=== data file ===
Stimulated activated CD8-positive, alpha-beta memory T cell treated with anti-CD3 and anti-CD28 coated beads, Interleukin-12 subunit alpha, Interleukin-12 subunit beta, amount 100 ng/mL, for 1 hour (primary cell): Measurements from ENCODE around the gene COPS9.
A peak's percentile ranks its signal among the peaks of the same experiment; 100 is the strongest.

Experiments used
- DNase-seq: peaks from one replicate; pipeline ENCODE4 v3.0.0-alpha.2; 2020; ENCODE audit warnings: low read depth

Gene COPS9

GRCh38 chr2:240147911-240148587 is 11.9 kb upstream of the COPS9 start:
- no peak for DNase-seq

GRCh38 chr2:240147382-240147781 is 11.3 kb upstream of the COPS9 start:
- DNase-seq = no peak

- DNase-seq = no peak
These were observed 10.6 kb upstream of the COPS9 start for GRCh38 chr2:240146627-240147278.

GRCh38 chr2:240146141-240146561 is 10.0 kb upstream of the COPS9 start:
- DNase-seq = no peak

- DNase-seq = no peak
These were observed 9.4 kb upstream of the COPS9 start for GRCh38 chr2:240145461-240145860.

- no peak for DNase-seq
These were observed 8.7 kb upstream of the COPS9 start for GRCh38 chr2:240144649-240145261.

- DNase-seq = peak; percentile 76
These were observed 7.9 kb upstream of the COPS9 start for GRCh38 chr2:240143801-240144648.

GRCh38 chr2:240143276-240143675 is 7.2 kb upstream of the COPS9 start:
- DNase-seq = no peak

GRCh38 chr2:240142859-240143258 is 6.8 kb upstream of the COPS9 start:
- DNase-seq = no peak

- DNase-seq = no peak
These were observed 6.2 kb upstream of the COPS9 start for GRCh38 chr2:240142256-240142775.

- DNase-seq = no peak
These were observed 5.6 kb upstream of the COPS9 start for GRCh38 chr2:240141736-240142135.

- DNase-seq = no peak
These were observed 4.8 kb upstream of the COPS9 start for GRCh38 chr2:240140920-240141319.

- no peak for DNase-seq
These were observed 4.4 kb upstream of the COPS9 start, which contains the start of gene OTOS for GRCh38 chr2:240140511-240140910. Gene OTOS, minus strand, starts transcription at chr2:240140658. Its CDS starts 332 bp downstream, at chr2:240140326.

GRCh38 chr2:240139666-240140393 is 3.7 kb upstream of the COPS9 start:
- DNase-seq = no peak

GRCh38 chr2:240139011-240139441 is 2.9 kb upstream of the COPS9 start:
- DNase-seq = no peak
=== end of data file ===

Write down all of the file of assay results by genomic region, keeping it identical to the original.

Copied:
Stimulated activated CD8-positive, alpha-beta memory T cell treated with anti-CD3 and anti-CD28 coated beads, Interleukin-12 subunit alpha, Interleukin-12 subunit beta, amount 100 ng/mL, for 1 hour (primary cell): Measurements from ENCODE around the gene COPS9.
A peak's percentile ranks its signal among the peaks of the same experiment; 100 is the strongest.

Experiments used
- DNase-seq: peaks from one replicate; pipeline ENCODE4 v3.0.0-alpha.2; 2020; ENCODE audit warnings: low read depth

Gene COPS9

GRCh38 chr2:240147911-240148587 is 11.9 kb upstream of the COPS9 start:
- no peak for DNase-seq

GRCh38 chr2:240147382-240147781 is 11.3 kb upstream of the COPS9 start:
- DNase-seq = no peak

- DNase-seq = no peak
These were observed 10.6 kb upstream of the COPS9 start for GRCh38 chr2:240146627-240147278.

GRCh38 chr2:240146141-240146561 is 10.0 kb upstream of the COPS9 start:
- DNase-seq = no peak

- DNase-seq = no peak
These were observed 9.4 kb upstream of the COPS9 start for GRCh38 chr2:240145461-240145860.

- no peak for DNase-seq
These were observed 8.7 kb upstream of the COPS9 start for GRCh38 chr2:240144649-240145261.

- DNase-seq = peak; percentile 76
These were observed 7.9 kb upstream of the COPS9 start for GRCh38 chr2:240143801-240144648.

GRCh38 chr2:240143276-240143675 is 7.2 kb upstream of the COPS9 start:
- DNase-seq = no peak

GRCh38 chr2:240142859-240143258 is 6.8 kb upstream of the COPS9 start:
- DNase-seq = no peak

- DNase-seq = no peak
These were observed 6.2 kb upstream of the COPS9 start for GRCh38 chr2:240142256-240142775.

- DNase-seq = no peak
These were observed 5.6 kb upstream of the COPS9 start for GRCh38 chr2:240141736-240142135.

- DNase-seq = no peak
These were observed 4.8 kb upstream of the COPS9 start for GRCh38 chr2:240140920-240141319.

- no peak for DNase-seq
These were observed 4.4 kb upstream of the COPS9 start, which contains the start of gene OTOS for GRCh38 chr2:240140511-240140910. Gene OTOS, minus strand, starts transcription at chr2:240140658. Its CDS starts 332 bp downstream, at chr2:240140326.

GRCh38 chr2:240139666-240140393 is 3.7 kb upstream of the COPS9 start:
- DNase-seq = no peak

GRCh38 chr2:240139011-240139441 is 2.9 kb upstream of the COPS9 start:
- DNase-seq = no peak